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F3 Cup: Brands Hatch Indy

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The weekend of the 16th and 17th July was memorable for being unseasonally wet.    Friday testing was the exact opposite, a lovely summers day.

Shooting racing cars in the rain poses particular problems.   Generally light levels are significantly lower, spray from wheels means that its hard to see cars following the lead car of a group, and there is always the problem of keeping water out of expensive cameras and lenses.   Cars with headlights can also confuse camera metering systems, as can glare from a wet track.

However, cars often look good, great even, in the wet.   Spray helps isolate the car, droplets give the impression of speed and surfaces take on a reflective sheen.   Rain jackets can help protect cameras, and their operators.

Aaron Steele was on course for two victories until the end of race one, when a loose oil fitting caused the retirement of almost half the field.    Chris Needham inherited a victory and Steele made up for it in race 2.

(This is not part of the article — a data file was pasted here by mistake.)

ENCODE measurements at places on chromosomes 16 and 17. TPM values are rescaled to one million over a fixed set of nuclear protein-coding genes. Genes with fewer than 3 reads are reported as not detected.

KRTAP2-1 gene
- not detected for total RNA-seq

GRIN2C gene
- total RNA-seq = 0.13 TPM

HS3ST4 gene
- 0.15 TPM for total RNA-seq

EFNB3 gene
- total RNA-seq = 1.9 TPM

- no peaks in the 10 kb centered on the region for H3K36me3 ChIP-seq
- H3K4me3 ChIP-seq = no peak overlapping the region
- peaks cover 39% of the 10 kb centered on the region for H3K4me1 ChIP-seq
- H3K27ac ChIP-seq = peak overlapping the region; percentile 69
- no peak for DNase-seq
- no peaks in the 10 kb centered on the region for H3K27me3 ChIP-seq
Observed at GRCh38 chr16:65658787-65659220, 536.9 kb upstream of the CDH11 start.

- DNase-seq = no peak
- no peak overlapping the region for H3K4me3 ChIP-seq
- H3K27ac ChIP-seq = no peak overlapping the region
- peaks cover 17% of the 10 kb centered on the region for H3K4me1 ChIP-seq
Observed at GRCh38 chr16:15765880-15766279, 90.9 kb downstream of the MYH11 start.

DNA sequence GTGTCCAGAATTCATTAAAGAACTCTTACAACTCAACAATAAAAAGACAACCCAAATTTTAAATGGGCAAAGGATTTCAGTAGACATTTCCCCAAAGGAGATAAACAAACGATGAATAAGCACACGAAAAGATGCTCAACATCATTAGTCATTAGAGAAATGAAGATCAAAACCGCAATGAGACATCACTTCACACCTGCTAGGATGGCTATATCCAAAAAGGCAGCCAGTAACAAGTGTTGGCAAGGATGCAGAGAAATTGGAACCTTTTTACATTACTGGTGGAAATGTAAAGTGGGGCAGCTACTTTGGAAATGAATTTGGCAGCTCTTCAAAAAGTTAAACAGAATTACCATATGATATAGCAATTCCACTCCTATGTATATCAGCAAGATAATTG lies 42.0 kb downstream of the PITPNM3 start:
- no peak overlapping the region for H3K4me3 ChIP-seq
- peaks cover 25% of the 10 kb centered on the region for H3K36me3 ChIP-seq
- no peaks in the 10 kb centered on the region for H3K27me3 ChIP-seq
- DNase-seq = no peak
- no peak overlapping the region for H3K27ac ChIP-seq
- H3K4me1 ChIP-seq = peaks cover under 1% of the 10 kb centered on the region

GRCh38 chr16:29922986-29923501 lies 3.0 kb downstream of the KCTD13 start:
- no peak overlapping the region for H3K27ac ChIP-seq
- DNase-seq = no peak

Kat Impey (pictured) was racing hard with Dave Karaskas, but the two cars touched whilst negotiating Paddock Hill Bend and both ended up in the gravel at the bottom.  Fortunately no-one was hurt and there appeared to be no damage to either car.

The picture illustrates one of the problems when shooting with a fixed zoom lens  – you can’t pull back if the unexpected happens.    The benefits of shooting with a fixed zoom lens is that for the rest of the time the picture quality is generally superior to a zoom, and because there is usually less glass to move about, lenses are both lighter and quicker to focus.

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